Were man to appreciate the greatness of his station and the loftiness of his destiny he would manifest naught save goodly character, pure deeds, and a seemly and praiseworthy conduct. If the learned and wise men of goodwill were to impart guidance unto the people, the whole earth would be regarded as one country. – Baha’u’llah, Tablets of Baha’u’llah, p. 172.
When you think about your identity, the main facts of who you are, how would you describe it to someone you’d just met?
Would you say “I’m from Belize or America or Haiti or Antarctica or Ireland? (Probably not—nobody but penguins on Antarctica) Or would you say “I’m Japanese” or I’m Russian” or “I’m Ethiopian?”
Think about it for a minute.
Do you define yourself, your identity, by the nation where you were born?
After all, the place of our birth is basically an accident of geography and chance and circumstance. Our citizenship depends on a few guys a few hundred years ago who drew lines on a map, or on the outcome of an old war, or maybe on the country where our ancestors decided to immigrate.
My grandparents came to America from Scandinavia, but at the time my grandfather had a choice: he could go to America, where his three brothers had already immigrated, or he could go to South Africa, where his friend Johannes wanted him to go. He told me he really agonized over the decision, but ultimately family won out and he decided to come to America. His friend went to South Africa, one of the white settlers in the gold rush there in the early 1900s, and ultimately became a staunch, wealthy Boer, fighting and enslaving and oppressing the native South Africans. You’ve heard of Johannesburg? My grandfather told me they named the city after his boyhood friend.
I thanked my grandfather often for making the choice he did–because like his friend’s children and grandchildren, I could easily have been born into the ruling elite of the white colonialists who built and maintained such a brutal apartheid regime in South Africa.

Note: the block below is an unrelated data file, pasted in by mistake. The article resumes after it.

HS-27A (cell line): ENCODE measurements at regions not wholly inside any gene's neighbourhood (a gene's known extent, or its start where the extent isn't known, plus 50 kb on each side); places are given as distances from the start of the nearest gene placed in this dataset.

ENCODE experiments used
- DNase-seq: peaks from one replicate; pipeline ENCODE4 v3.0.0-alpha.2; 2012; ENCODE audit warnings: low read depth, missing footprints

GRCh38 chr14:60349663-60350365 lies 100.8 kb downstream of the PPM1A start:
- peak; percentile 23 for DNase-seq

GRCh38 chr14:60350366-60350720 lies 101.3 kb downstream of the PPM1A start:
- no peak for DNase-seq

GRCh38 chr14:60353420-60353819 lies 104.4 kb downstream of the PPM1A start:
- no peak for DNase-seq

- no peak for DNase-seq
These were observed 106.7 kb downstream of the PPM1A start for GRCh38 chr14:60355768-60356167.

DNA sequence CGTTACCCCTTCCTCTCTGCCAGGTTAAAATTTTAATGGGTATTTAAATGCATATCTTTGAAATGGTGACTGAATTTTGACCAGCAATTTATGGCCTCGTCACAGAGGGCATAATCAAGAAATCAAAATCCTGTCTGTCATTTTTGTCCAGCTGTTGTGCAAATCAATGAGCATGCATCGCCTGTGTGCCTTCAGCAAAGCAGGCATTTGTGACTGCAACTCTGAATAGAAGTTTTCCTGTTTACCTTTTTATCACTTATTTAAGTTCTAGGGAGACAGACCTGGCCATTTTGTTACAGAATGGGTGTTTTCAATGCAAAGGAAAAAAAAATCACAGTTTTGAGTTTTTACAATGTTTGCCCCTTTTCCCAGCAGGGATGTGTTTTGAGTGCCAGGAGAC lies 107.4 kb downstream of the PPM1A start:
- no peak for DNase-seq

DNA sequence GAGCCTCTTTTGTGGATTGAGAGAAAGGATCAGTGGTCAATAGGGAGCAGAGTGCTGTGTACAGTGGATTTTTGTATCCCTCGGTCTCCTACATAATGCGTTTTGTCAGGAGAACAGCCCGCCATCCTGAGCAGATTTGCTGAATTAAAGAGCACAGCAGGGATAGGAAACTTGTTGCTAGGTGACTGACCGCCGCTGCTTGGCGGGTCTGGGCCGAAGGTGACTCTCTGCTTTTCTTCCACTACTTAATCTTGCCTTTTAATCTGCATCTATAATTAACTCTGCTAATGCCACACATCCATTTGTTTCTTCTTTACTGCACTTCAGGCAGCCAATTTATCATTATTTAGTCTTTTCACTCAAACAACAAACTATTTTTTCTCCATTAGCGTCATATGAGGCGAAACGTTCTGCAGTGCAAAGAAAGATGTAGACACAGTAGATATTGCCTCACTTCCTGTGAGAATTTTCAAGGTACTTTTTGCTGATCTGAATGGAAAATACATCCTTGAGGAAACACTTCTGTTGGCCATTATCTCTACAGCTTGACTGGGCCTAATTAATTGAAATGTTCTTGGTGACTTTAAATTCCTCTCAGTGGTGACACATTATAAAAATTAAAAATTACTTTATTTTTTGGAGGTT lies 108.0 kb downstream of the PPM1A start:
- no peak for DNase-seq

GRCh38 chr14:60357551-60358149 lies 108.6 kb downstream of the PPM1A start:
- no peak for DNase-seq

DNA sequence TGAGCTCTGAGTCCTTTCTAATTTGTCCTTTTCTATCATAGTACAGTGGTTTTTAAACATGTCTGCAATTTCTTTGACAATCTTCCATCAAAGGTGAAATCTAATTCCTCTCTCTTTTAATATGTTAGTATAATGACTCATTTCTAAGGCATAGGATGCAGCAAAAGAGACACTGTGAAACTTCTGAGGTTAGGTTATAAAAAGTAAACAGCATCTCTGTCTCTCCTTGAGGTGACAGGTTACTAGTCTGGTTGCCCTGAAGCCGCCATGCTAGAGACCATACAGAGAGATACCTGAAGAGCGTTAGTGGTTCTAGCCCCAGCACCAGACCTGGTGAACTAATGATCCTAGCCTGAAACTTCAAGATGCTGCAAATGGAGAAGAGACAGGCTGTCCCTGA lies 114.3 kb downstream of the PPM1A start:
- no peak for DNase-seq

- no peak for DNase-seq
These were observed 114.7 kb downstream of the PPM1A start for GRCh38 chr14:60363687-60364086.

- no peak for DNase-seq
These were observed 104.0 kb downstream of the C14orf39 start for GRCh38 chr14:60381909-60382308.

You say you’re indigenous? Well, even the indigenous peoples of the world may have migrated to their ancestral lands. I have a Navajo friend who was stunned when he met his first Tibetans, and realized he could understand their language. Some anthropologists think the Athabascan ancestors of the Navajos came across the Aleutian peninsula from the Far East thousands of years ago. Although no one really knows, the current science says they probably descended, like all human beings likely did, from the first African peoples who migrated outward from that continent hundreds of thousands of years ago. In other words, unless you’re from the cradle of humankind, the Olduvai Gorge in East Africa, your ancestors could have migrated to your “homeland” from somewhere else.
So defining yourself by your national identity, by where your mother lived when she had you, doesn’t really make sense–especially now. The world’s borders have ceased to mean as much as they once did. In places like the European Union, for example, national borders have increasingly faded and lost relevance. Our modern identities have become much more fluid and changeable. Many people have ties to several different countries and national affiliations. The world, increasingly open and less rigidly nationalistic about those identities, is in the midst of a historical transition from the old nation-state model to a more globalized international one—which means we all have become de facto citizens of the world.
This increasing sense of world citizenship has begun to eliminate the need for the nation-state to play the important role it once did, and can also gradually reduce and eliminate the basis for national conflicts that lead to war:
The cause of peace is a very great cause; it is the cause of God, and all the forces of the world are opposed to it. Governments for instance, consider militarism as the step to human progress, that division among men and nations is the cause of patriotism and honor, that if one nation attack and conquer another, gaining wealth, territory and glory thereby, this warfare and conquest, this bloodshed and cruelty are the cause of that victorious nation’s advancement and prosperity. This is an utter mistake. Compare the nations of the world to the members of a family. A family is a nation in miniature. Simply enlarge the circle of the household and you have the nation. Enlarge the circle of nations and you have all humanity. The conditions surrounding the family surround the nation. The happenings in the family are the happenings in the life of the nation. Would it add to the progress and advancement of a family if dissensions should arise among its members, fighting, pillaging each other, jealous and revengeful of injury, seeking selfish advantage? Nay, this would be the cause of the effacement of progress and advancement. So it is in the great family of nations, for nations are but an aggregate of families. Therefore as strife and dissension destroy a family and prevent its progress, so nations are destroyed and advancement hindered. – Abdu’l-Baha, Foundations of World Unity, p. 100.
Baha’is strongly believe that this gradual, historic shift from nation-states toward international, global governance and citizenship will ultimately benefit us all:
The people of the future will not say, “I belong to the nation of England, France or Persia”; for all of them will be citizens of a universal nationality — the one family, the one country, the one world of humanity — and then these wars, hatreds and strifes will pass away. – Abdu’l-Baha, The Promulgation of Universal Peace, p. 19.